Ps. One of my delightful sisters, on hearing of my miraculous escape: "Well, I'm gld you're alive - though it would have been a very funny way to die!"

Saturday, 23 May 2015

Penny Shorts

In the last few weeks, I have been too busy to write much in the way of blog posts as I have been obsessively writing my latest Best Seller, in the optimistic conviction that I will get some paid work soon and then not have so much time to write. When I say the meantime I am thoroughly enjoying spending most of my time writing and walking the dog.The fields are full of buttercups now and we keep finding more and more beautiful spots to go walking.
So plan to write some interesting stuff soon, but just wanted to say that here is a site that people might want to check out, with various short stories on it:

It costs 50p per story, and the author gets 50% of the profits, so I'm hoping that if 5 people buy my story, I'll make one pound seventy-five! Enough to keep Juliette in salad leaves for a couple of days! But I also think it is a great idea, so do pop along and check it out if you are at all interested in that sort of thing.

Tuesday, 12 May 2015


So, we have just had our first British general election in fifteen odd years. And what fun it was...
But it was interesting to compare it to the Australian elections. 
For one thing, one topic of debate here in England was whether one should actually vote or not, which is, of course, something you don't have to think about in Australia, as voting is compulsory. Personally, I think compulsory voting is a great idea, in theory, because it should make people spend at least half a second thinking about who to vote for. However, in practise, I'm not sure it makes a difference - since Tony Abbott got in last time, I can only assume that a great deal of people didn't think about it at all.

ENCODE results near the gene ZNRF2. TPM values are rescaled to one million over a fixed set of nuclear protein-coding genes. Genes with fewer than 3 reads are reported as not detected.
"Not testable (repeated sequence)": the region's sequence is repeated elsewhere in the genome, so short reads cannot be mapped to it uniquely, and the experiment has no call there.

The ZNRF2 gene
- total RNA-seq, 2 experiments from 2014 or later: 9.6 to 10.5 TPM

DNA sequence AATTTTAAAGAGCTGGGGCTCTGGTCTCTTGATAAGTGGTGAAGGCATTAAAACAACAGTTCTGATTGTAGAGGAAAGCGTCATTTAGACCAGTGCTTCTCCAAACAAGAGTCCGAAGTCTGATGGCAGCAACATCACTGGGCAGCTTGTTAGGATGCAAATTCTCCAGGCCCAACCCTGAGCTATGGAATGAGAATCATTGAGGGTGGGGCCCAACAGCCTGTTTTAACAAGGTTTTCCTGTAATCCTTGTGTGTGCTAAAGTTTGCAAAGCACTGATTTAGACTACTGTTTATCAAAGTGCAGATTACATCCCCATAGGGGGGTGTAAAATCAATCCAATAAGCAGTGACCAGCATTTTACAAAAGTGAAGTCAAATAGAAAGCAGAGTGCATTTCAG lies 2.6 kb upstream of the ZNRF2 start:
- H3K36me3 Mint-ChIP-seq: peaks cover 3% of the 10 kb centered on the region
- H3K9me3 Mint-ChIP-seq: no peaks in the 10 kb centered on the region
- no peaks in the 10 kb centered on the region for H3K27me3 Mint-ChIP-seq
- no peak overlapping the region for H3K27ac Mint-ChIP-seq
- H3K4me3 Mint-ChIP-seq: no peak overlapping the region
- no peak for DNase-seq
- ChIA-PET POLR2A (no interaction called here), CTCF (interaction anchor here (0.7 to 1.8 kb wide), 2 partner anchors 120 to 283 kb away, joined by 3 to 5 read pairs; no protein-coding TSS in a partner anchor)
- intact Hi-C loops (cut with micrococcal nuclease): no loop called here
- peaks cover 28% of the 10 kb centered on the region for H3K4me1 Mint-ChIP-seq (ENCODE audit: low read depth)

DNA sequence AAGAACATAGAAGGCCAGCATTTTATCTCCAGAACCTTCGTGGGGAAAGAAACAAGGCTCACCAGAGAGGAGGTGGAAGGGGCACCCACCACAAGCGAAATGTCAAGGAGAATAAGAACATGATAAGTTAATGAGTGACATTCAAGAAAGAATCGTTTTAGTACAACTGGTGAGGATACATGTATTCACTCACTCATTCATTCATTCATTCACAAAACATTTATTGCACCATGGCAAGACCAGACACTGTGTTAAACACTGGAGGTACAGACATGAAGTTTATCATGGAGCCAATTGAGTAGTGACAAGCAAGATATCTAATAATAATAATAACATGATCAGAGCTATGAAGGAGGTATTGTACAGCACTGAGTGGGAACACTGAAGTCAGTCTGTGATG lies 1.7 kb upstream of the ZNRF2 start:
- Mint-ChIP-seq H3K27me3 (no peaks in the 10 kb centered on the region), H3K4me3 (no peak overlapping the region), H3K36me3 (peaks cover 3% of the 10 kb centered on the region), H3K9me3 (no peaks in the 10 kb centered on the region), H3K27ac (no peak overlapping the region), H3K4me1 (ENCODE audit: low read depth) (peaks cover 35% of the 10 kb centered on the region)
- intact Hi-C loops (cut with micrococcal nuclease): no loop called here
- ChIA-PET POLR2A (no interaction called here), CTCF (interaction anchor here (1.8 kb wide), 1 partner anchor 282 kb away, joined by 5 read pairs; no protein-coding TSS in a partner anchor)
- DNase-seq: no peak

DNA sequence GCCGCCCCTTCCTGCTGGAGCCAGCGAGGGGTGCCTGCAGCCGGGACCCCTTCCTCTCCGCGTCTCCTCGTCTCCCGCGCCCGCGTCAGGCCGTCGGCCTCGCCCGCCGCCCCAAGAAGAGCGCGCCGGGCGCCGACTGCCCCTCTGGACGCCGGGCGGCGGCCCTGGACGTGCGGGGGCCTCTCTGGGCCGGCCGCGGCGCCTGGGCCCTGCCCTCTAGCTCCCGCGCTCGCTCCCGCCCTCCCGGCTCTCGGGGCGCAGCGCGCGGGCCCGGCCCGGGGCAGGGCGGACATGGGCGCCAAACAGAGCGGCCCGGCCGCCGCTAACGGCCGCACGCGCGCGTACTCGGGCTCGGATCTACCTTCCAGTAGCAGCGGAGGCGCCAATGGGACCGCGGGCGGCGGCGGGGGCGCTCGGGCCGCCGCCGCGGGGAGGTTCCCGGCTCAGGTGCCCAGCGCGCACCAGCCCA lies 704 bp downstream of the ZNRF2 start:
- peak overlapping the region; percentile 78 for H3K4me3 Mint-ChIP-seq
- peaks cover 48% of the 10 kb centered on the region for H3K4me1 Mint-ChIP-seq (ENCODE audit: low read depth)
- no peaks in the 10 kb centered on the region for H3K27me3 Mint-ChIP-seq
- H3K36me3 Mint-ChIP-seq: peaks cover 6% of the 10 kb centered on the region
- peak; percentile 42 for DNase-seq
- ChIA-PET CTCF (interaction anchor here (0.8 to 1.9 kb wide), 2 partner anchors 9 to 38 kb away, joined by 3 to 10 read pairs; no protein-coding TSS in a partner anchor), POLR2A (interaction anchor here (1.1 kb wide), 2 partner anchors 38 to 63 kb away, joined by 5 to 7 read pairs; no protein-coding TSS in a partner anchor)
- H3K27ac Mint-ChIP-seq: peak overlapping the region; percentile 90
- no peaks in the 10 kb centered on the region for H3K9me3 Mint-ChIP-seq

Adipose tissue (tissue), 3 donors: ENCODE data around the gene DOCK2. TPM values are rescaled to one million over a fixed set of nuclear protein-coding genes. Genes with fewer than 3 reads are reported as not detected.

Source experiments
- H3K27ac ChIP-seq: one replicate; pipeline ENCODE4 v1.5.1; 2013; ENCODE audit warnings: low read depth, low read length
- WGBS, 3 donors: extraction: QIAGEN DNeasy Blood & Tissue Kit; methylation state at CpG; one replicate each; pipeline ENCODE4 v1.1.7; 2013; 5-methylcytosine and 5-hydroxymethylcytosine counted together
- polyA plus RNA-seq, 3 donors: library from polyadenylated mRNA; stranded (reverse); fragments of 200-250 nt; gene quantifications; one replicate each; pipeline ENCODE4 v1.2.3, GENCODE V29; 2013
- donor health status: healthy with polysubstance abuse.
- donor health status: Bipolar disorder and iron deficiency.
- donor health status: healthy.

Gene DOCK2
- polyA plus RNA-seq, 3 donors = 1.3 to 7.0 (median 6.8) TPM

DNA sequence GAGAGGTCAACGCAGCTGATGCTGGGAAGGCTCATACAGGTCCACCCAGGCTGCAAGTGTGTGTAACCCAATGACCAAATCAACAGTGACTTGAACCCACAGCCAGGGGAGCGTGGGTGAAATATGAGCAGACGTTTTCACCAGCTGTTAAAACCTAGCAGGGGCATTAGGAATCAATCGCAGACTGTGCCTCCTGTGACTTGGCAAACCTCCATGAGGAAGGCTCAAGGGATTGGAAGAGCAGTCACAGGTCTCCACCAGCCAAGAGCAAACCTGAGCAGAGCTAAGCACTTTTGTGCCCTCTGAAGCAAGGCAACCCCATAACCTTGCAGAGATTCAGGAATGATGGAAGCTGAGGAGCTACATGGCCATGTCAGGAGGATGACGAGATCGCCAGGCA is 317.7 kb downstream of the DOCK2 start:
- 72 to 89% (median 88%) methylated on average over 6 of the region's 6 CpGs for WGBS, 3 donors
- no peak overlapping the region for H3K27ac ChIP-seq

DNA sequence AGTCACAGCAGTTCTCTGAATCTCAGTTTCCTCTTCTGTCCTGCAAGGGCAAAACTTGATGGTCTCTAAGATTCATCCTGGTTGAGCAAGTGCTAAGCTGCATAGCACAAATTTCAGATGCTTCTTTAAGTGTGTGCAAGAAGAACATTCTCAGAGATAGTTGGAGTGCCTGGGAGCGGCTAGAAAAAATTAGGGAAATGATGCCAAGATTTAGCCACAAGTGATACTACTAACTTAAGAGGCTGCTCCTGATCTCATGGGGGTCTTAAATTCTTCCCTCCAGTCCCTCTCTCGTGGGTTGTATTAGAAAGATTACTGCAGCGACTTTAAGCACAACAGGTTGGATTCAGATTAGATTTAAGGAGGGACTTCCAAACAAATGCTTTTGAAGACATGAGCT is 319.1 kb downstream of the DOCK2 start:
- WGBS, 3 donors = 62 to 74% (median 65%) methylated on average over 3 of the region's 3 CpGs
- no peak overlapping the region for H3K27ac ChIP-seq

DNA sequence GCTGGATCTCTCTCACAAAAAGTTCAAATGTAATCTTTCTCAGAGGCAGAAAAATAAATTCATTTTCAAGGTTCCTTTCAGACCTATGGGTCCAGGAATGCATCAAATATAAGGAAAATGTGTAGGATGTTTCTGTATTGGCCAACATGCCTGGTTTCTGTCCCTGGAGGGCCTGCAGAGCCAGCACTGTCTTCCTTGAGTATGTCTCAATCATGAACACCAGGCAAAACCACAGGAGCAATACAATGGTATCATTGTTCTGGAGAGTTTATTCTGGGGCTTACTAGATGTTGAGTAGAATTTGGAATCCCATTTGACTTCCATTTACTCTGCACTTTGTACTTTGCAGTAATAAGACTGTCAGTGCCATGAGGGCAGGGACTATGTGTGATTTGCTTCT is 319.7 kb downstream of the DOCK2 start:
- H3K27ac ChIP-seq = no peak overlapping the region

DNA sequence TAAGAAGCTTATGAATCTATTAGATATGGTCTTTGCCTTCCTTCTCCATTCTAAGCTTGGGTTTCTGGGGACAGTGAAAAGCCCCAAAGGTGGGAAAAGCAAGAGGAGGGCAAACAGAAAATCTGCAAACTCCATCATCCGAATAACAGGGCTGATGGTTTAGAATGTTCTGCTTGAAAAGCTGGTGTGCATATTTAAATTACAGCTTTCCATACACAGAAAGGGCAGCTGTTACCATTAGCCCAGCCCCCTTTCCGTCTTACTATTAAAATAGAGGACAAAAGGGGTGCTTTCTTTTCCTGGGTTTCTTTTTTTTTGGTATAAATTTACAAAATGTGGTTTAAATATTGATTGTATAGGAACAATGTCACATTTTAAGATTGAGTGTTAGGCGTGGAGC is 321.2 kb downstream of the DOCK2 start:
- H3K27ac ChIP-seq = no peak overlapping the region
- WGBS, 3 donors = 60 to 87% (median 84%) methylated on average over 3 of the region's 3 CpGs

The actual act of voting is much less stressful in England. I waltzed down to my village hall, dog in tow, to find it empty except for a couple of men - one of whom cuddled Bonnie/Snoop/haven't-decided-on-a-name-yet - and the other who gave me my voting cards and explained how to write a cross in a box. (thank heaven for gentlemen, eh, don't know where I'd have been without him) I had two sheets of paper on which I could put a total of three crosses and that was it. There was none of the fighting our way to the hall through a crowd of people with placards, all trying to shove leaflets at us or sell us cup cakes. There was no giant sheet of paper with 300 parties to be crossed off in relevant order. 
However, I was just slightly cheesed off (to put it mildly) to find that we have chosen to live in the constituency over which the Speaker of the House presides. For some bizarre reason it is "tradition" - whatever that means - that none of the other major parties stand against him, which meant that there was no Labour or Liberal Democrat candidate. Or Conservative, come to that. I am sure that if there had been, the results of the whole election would have been wildly different. So our choice was down to The Speaker himself, the United Kingdom Ignorant Pig party, or Green. No prizes for guessing who I voted for.
Most fascinating to me, is the astonishing arrogance that both the British and the Australians have in common. I am not talking about rich Tory leaders here, who have no idea, or interest, in what it is like for the rest of us who have to rely on government schools and hospitals - though I could. I am not talking about a Prime Minister who thinks that an income of $185,000 a year is "not particularly high" for Sydney families - though I could. 
I am talking about the fact that so many Australians, apparently, are convinced that Julia Gillard was personally responsible for the global financial crisis, whilst, funnily enough, the British would like to claim that it was the fault of Tony Blair and Gordon Brown. The rest of the world had nothing to do with it, or so it seems.
I'm not going to write any more about the election, suffice to say that for the first twenty-four hours, I was so angry I was spitting chips, but now I just feel deeply, deeply sad. 
Thank the Universe for Bluebell woods, eh?